The Bonds of Chemistry

Ionic Bonds:

An ionic bond is a bond between a metal and a nonmetal. Characteristics of this type of bond include the appearance of being powdery or granular, being soluble, not melting easily, and not conducting electricity when solid, but conducting when a liquid or dissolved. Examples include table salt (NaCl), calcium chloride (CaCl), magnesium oxide (MgO), and potassium bromide (KBr).

Covalent Bonds:

A covalent bond is a bond between two nonmetals. Characteristics of this type of bond include the appearance of being powdery or granular, sometimes being soluble, always melting, and never conducting electricity. Examples include water (H2O), hydrogen molecules (H2), ammonium chloride (NH4Cl), and hydrogen chloride (HCl).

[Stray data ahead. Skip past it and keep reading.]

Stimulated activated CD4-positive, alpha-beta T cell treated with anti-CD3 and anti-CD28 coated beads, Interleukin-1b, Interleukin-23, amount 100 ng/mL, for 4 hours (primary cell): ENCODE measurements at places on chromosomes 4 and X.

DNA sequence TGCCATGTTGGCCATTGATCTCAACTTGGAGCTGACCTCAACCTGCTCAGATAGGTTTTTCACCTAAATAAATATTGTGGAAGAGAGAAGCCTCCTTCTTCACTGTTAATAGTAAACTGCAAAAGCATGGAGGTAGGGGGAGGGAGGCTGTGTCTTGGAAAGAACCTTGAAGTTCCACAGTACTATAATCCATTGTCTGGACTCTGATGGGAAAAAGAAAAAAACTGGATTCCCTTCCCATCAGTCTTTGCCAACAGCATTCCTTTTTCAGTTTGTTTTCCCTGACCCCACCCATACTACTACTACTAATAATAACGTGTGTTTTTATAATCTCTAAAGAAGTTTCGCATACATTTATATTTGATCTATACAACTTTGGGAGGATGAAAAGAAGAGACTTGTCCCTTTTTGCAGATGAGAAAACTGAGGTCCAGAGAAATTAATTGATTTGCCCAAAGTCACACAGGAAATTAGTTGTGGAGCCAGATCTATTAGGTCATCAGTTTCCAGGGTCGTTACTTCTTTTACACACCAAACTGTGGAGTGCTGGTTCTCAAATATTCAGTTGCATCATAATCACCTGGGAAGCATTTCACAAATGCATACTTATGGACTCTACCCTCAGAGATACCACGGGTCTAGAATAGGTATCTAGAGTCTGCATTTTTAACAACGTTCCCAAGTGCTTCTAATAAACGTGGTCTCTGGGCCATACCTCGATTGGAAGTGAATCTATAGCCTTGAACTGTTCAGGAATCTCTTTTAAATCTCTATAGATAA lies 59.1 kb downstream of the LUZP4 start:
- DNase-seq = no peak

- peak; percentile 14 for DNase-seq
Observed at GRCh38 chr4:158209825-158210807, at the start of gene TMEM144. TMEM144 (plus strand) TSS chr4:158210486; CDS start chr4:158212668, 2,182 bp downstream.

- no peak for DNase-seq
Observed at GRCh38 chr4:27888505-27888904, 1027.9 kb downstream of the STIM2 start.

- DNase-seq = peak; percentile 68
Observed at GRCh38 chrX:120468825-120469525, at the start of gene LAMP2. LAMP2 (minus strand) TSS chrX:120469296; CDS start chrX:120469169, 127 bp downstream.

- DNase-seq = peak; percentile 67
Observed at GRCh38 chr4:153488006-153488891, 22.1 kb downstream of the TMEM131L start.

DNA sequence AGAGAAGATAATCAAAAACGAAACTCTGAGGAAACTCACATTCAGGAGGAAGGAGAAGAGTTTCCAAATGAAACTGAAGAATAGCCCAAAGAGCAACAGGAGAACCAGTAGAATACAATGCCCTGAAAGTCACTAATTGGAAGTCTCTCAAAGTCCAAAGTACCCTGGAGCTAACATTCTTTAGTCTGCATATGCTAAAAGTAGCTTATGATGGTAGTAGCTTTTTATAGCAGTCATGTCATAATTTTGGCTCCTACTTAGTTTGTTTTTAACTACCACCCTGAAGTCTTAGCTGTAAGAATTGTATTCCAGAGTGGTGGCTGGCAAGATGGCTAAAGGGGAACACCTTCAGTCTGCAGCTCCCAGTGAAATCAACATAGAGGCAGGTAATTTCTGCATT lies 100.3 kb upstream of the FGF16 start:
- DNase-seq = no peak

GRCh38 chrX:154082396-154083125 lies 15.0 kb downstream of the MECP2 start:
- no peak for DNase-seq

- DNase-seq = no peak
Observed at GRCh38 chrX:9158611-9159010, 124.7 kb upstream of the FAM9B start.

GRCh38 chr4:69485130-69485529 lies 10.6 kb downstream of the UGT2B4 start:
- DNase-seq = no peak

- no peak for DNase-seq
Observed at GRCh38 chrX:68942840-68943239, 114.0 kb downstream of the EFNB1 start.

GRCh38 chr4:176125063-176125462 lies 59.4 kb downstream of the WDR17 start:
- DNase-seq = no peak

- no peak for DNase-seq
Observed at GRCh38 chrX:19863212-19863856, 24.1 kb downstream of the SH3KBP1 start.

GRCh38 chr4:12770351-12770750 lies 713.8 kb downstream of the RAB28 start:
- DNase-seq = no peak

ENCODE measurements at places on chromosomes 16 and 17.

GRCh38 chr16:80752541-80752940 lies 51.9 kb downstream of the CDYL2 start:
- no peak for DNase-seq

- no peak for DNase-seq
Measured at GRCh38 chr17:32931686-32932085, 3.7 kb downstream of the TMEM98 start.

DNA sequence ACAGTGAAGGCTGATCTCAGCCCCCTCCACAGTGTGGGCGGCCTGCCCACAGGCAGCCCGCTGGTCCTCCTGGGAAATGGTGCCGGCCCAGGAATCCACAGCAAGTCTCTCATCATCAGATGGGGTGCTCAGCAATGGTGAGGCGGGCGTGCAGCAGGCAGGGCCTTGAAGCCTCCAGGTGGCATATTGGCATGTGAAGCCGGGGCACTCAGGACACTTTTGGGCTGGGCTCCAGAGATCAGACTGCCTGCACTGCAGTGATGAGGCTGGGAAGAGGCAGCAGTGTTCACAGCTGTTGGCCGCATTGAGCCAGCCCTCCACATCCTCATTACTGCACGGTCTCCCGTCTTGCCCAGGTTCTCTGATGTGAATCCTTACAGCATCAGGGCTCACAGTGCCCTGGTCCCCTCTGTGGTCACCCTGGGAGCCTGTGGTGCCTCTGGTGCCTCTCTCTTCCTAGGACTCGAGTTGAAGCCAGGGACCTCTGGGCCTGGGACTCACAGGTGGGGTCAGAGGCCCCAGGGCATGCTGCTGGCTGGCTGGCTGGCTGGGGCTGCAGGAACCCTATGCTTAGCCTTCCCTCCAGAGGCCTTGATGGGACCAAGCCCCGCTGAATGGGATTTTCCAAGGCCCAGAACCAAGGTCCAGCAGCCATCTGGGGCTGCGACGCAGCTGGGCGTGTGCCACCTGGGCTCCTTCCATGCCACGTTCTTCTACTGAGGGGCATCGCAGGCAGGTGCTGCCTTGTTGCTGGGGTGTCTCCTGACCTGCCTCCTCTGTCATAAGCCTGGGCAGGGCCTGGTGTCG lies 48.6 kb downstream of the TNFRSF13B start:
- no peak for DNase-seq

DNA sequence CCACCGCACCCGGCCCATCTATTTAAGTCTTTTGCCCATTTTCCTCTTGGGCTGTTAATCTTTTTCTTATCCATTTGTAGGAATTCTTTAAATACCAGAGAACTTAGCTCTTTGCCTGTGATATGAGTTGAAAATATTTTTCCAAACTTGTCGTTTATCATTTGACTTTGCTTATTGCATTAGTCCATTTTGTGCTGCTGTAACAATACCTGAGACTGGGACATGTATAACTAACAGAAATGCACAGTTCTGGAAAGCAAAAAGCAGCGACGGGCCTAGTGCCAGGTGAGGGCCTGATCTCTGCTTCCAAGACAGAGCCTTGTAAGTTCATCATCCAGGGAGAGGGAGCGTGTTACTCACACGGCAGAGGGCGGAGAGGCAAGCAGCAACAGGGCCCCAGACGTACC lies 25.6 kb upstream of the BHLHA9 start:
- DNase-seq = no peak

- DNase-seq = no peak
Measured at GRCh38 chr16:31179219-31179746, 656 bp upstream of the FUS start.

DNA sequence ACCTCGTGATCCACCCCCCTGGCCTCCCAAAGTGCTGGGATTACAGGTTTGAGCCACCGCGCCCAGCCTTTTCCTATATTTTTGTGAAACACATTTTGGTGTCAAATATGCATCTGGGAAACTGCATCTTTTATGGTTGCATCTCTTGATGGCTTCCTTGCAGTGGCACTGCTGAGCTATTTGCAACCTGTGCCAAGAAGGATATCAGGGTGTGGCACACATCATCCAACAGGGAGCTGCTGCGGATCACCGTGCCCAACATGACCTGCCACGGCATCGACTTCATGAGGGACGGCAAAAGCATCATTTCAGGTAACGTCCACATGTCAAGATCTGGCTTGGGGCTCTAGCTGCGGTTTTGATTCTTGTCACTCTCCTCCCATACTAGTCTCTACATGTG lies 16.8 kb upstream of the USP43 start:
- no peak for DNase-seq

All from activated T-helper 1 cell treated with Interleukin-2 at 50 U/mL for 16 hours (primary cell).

Metallic Bonds:

A metallic bond is a bond between two metals. Characteristics of this type of bond include the appearance of being shiny, never being soluble, not melting easily, and always conducting electricity. Examples include brass (CuZn), steel (CFe), platinum (Pt), and mercury (Hg).

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